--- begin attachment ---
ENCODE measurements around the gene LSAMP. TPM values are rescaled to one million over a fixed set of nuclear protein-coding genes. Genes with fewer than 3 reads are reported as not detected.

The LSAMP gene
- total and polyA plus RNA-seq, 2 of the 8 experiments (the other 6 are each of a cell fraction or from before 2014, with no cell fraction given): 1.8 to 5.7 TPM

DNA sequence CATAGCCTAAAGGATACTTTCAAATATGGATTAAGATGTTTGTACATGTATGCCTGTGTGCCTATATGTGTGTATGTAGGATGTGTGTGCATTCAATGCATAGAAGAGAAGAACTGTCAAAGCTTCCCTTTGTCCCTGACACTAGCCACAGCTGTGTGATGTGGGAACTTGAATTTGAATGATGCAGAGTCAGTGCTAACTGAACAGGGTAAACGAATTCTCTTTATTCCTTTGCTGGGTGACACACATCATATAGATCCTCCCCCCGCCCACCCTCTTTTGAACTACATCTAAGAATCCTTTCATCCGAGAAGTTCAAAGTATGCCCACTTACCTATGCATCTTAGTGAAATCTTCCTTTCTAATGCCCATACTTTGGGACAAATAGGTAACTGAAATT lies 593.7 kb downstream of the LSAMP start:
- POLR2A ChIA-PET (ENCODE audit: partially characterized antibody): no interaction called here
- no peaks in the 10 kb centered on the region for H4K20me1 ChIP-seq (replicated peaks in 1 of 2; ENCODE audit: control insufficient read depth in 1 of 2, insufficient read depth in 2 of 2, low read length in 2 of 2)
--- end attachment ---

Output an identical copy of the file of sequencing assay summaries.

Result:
ENCODE measurements around the gene LSAMP. TPM values are rescaled to one million over a fixed set of nuclear protein-coding genes. Genes with fewer than 3 reads are reported as not detected.

The LSAMP gene
- total and polyA plus RNA-seq, 2 of the 8 experiments (the other 6 are each of a cell fraction or from before 2014, with no cell fraction given): 1.8 to 5.7 TPM

DNA sequence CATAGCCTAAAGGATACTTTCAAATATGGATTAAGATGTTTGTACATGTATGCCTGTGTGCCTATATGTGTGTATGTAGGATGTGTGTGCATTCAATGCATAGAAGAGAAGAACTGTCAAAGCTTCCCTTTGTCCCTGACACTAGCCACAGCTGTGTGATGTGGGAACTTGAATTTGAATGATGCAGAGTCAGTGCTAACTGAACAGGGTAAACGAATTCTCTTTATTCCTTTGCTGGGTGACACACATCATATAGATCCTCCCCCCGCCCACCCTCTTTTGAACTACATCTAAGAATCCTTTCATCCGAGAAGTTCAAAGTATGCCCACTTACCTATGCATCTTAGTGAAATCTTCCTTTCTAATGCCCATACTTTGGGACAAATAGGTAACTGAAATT lies 593.7 kb downstream of the LSAMP start:
- POLR2A ChIA-PET (ENCODE audit: partially characterized antibody): no interaction called here
- no peaks in the 10 kb centered on the region for H4K20me1 ChIP-seq (replicated peaks in 1 of 2; ENCODE audit: control insufficient read depth in 1 of 2, insufficient read depth in 2 of 2, low read length in 2 of 2)